Mercury will transit - pass in front of the sun as seen from Earth - on May 9. This is the first time a solar transit of the innermost planet will be visible since 2006.
This transit will be seen over most of the world, including all of North America. One of the few regions of the world where the event will not be visible will be Japan and surrounding regions of eastern Asia.
Looking directly at the sun can cause damage to human eyes and is never recommended. Pointing a telescope at our parent star can cause even more damage and is an act that should never be undertaken.
Many amateur skygazers build simple pinhole cameras to safely view the sun during solar eclipses. However, the planet Mercury is so small, it will not be visible using these simple devices.
Telescopes come in three major designs - refractors, where the main lens is placed in front, reflectors, utilizing a single large mirror in back, and Cassegrains, which bounce light between mirrors. Amateur astronomers using telescopes should never use Cassegrains for solar observations, as sunlight can destroy these instruments.
Refractors and reflectors should be properly fitted with solar filters to protect both eyes and telescopes. The best solar filters are made of Mylar and fit over the front of the observational instrument. If these filters are not available, an image may be projected through an eyepiece onto a piece of paper. However, doing this can occasionally crack eyepieces, so it is important not to use a beloved ocular.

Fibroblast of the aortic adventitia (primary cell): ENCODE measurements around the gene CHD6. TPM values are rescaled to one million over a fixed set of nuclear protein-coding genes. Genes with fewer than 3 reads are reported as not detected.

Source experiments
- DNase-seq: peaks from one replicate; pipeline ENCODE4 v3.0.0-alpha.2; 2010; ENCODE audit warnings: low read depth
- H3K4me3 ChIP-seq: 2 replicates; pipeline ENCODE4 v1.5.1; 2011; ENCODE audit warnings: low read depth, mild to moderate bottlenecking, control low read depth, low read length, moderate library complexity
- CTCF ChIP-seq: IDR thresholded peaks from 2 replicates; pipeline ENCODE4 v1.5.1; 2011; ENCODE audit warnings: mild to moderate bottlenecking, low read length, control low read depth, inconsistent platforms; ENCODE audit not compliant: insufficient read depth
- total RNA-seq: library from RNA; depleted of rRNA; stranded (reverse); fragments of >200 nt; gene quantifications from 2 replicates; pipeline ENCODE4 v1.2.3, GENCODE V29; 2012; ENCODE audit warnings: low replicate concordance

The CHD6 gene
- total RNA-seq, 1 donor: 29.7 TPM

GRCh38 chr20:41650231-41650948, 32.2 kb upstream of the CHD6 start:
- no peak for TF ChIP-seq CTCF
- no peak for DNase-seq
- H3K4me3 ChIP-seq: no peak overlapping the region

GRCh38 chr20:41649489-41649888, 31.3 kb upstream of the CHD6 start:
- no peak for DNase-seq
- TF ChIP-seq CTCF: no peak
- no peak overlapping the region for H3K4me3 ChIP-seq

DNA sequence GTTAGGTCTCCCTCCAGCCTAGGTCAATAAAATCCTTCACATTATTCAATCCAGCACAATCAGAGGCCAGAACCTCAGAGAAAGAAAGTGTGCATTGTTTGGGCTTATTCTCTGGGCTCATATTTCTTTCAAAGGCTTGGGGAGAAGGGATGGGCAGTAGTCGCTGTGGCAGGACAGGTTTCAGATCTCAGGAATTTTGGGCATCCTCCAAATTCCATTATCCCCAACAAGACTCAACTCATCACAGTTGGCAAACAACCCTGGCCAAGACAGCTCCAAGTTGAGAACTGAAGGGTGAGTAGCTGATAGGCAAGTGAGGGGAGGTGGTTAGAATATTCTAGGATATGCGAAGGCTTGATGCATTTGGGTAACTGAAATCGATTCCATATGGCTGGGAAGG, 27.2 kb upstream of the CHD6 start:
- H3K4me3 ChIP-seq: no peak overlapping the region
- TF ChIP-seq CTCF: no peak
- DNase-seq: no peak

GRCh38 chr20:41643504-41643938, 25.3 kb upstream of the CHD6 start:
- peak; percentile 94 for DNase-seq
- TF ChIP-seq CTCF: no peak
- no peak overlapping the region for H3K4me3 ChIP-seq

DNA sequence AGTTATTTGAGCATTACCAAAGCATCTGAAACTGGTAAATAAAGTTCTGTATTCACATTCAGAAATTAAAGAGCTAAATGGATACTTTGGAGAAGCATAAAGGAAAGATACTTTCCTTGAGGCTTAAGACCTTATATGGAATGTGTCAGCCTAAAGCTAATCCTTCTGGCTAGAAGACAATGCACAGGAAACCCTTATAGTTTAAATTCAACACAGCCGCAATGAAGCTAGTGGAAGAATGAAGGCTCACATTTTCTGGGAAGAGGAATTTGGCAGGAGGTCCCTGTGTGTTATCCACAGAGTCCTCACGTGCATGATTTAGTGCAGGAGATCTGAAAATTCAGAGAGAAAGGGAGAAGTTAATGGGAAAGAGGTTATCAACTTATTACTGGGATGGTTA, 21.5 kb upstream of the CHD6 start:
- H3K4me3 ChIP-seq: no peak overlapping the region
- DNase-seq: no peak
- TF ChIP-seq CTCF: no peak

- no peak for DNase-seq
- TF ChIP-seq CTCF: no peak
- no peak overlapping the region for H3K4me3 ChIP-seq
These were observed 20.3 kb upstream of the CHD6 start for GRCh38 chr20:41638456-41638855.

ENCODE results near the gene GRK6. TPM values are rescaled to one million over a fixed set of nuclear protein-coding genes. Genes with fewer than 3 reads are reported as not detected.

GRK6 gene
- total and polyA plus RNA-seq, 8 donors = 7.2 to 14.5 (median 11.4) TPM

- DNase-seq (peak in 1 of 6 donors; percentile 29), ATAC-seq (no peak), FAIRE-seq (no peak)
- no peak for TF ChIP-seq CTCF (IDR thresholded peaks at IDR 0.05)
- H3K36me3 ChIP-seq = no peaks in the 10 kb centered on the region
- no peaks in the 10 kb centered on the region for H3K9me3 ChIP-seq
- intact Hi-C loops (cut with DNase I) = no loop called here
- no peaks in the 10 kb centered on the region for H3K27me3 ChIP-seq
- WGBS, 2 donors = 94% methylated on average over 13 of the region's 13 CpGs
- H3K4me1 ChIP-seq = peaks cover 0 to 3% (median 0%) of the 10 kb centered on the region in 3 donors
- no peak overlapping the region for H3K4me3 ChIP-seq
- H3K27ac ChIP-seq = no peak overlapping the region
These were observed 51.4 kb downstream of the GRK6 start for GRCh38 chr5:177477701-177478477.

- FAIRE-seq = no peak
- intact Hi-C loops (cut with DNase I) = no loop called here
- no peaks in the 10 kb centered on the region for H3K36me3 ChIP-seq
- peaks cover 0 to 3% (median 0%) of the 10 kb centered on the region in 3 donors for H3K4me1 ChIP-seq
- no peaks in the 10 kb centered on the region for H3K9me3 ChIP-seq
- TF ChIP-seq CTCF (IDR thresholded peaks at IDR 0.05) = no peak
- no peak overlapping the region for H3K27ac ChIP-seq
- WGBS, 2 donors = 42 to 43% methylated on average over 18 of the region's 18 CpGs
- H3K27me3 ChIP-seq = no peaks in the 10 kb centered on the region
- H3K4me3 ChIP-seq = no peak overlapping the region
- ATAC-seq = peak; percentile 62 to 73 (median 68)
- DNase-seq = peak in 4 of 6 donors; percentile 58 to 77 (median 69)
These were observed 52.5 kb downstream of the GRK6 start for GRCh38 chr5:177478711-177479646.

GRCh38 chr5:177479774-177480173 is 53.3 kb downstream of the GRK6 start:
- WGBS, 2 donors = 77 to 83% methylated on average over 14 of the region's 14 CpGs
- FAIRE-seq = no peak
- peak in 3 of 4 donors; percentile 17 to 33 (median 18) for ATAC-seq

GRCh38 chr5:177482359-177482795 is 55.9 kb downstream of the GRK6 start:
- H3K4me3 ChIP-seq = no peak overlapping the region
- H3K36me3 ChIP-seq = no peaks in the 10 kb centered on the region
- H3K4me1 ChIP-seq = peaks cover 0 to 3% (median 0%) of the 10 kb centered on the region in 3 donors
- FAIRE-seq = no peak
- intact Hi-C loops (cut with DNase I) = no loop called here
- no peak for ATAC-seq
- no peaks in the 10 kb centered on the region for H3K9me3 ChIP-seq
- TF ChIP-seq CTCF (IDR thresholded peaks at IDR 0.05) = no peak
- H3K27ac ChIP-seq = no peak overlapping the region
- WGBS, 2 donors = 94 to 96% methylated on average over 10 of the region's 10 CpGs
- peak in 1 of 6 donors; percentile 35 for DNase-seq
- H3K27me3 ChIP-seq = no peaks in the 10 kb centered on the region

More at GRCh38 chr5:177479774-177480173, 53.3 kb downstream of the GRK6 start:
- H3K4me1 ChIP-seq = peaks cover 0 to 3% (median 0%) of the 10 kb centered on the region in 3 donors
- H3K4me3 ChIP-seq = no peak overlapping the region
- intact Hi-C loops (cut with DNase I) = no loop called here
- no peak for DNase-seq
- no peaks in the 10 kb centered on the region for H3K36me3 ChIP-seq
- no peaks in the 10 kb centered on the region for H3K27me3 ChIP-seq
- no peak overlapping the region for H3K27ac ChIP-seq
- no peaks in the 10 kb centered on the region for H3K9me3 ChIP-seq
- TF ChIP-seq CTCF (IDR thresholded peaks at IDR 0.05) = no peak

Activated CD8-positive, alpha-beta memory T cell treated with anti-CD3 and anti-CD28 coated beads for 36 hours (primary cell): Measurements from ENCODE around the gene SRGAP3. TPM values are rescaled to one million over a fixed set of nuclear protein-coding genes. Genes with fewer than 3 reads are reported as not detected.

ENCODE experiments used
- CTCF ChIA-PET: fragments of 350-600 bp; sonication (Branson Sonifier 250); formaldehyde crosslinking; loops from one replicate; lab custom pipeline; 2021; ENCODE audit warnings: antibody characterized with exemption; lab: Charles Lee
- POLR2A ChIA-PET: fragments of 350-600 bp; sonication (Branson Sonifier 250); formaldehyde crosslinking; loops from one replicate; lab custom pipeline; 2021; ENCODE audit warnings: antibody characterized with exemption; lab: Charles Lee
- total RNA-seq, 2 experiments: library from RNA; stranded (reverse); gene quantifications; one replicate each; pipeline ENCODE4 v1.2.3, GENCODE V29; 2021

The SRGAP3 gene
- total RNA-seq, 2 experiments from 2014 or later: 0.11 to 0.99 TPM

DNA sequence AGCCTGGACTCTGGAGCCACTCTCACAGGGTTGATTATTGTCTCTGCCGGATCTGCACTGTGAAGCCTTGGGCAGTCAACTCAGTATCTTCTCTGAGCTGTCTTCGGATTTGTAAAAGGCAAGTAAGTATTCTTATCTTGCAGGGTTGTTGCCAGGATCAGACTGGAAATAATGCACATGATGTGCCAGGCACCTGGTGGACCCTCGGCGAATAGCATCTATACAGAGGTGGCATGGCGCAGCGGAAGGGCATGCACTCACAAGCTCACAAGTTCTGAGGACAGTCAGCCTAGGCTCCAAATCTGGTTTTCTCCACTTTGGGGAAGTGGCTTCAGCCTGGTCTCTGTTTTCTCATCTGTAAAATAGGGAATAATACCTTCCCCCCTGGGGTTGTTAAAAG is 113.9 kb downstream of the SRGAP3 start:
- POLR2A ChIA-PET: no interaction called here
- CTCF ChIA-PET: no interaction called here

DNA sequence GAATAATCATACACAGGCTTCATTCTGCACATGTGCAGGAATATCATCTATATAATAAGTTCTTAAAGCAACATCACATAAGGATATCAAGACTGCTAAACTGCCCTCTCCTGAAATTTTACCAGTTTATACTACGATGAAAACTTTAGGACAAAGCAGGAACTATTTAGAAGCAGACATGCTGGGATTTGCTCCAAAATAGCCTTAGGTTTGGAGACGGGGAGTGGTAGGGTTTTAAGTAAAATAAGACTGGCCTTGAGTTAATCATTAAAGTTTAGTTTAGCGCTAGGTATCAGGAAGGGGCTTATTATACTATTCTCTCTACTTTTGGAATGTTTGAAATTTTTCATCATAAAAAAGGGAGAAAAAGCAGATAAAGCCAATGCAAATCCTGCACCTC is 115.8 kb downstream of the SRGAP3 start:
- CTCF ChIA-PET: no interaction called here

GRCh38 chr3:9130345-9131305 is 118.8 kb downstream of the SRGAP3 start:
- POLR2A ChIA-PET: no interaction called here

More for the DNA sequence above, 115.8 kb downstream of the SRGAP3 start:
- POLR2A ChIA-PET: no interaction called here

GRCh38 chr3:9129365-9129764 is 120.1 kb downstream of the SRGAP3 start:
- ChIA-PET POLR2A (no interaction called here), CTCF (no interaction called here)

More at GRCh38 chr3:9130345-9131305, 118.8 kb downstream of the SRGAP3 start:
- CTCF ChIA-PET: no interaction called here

Armchair astronomers who wish to view the transit from the comfort of their own homes may do so through the NASA Web site.
"Mercury will appear as a small black dot as it crosses the edge of the sun and into view at 7:12 a.m. The planet will make a leisurely journey across the face of the sun, reaching mid-point at approximately 10:47 a.m., and exiting the golden disk at 2:42 p.m. The entire 7.5-hour path across the sun will be visible across the Eastern United States - with magnification and proper solar filters - while those in the West can observe the transit in progress after sunrise," NASA officials wrote in a special media advisory on the event.
The national space agency will present images of the transit in an hour-long television special, social media mentions, and in photos on their Web site. Among these will be recordings from the Solar Dynamics Observatory (SDO).
"Transits provide a great opportunity to study the way planets and stars move in space - information that has been used throughout the ages to better understand the solar system and which still helps scientists today calibrate their instruments. Three of NASA's solar telescopes will watch the transit for just that reason," NASA officials report.
Mercury only carries out these transits, as seen from our home planet, roughly 13 times each century. Due to the relative tilts in orbits of the two planets, transits do not occur with each 88-day orbit of Mercury around the sun. The next similar transit of Mercury in front of the sun will be seen in the year 2019.